In Gardening news recently, I came across the results of a survey and subsequent stories that were hardly flattering to young gardeners. The survey found most can't recognize Latin names for flowers, while almost nine in ten are unable to identify a hoe, and nearly half do not know what a perennial is.
But is this a problem? By gardeners, did they mean those who garden somewhat seriously, or did they mean casual gardeners who might only buy a few plants to stick in the ground each spring? I suspect the latter. The fact that a huge number are unable to spot a hoe tells me only that they’ve never used one. I mean, a hoe is hardly something you’d forget if you’d spent any time at all on the end of one. I have, but as I now mulch wherever possible, I find I rarely use a hoe. Again, I’m sure most regular gardeners, young or old, know what a perennial is, but anyone new to the hobby could be forgiven.
As for the Latin, I’m surprised anyone can recognize the botanical name for plants. I have enough trouble myself, even though many assume I know the Latin name of every plant in my garden. Have I got news for you!
Just last week, when I opened my garden for visitors, there were the inevitable questions about the identity of plants, and in many cases I’d either forgotten or never knew. To avoid embarrassment I might occasionally have mumbled a phony Latin word like anonamenthenum, or casually said I’m not sure, but I believe Shakespeare called it hedgehog bane. Fortunately, no one has ever asked which play.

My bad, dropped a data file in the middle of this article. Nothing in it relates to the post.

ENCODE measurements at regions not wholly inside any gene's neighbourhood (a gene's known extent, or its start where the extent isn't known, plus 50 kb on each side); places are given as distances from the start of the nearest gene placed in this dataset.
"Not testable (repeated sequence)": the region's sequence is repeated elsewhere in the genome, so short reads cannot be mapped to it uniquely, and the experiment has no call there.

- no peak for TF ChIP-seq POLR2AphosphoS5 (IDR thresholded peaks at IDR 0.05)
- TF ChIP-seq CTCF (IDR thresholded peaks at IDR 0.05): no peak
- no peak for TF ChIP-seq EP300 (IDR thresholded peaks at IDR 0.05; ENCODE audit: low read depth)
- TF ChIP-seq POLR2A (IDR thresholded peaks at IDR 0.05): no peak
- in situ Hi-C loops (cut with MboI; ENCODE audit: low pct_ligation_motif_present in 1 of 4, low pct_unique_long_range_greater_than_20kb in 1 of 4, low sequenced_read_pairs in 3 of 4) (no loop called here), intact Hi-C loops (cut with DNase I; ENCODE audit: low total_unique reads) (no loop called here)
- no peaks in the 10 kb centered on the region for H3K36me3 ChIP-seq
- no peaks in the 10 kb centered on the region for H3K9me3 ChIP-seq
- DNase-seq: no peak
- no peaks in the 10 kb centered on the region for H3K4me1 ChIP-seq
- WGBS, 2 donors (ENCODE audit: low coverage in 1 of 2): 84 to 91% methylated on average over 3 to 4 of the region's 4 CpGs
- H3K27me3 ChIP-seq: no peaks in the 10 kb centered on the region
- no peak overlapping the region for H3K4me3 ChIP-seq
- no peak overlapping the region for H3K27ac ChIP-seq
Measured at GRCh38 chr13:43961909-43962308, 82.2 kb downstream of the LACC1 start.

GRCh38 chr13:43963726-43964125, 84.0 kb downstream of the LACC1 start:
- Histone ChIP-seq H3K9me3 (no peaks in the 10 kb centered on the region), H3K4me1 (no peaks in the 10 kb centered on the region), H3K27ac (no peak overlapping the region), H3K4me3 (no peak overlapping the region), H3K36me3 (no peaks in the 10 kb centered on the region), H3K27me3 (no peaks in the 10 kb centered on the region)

Common names are certainly useful, but can be confusing and inaccurate. For instance, I once made the mistake of saying my Aunt Violet called a particular plant bachelor buttons. The curious visitor told me that it didn’t look anything like the bachelor buttons she was familiar with, and next thing you know we were arguing about half the plants in my garden.
But seriously, when studying or writing about plants, the correct botanical name is essential. Latin is a universal language with strict rules of grammar and has remained virtually unchanged since Roman times, which makes it very useful for keeping order in the plant world — genus and species, followed by non-Latin variety — one plant, one name, and no confusion.
And yet I’m sure we gardeners don’t spend a lot of time thinking in Latin when in our own gardens. In fact, we’re probably not thinking in words much at all. When I’m deciding where and how to place a plant, I’m visualizing; when it blooms for me I feel — I feel pleasure, satisfaction, and sometimes astonishment. That’s why I garden.
In my own back yard, I’m always trying new things, and as most planting takes place in spring, I’m always in a rush — empty pot goes one way, trowel another, and if I’m lucky, the tag ends up beside the plant. Eventually, I get around to retrieving the tags and recording what’s where, and I do note the correct botanical name, but as for memorizing every single one, I’ll happily confess that it’s a challenge. It doesn’t help that gardening is so seasonal. When it’s under a foot of snow, I lose the familiarity and by spring many names have faded a little. So take heart fellow gardeners, botanical names are important, but what’s more important is that you enjoy your garden.
Carpe rutrum (seize the spade).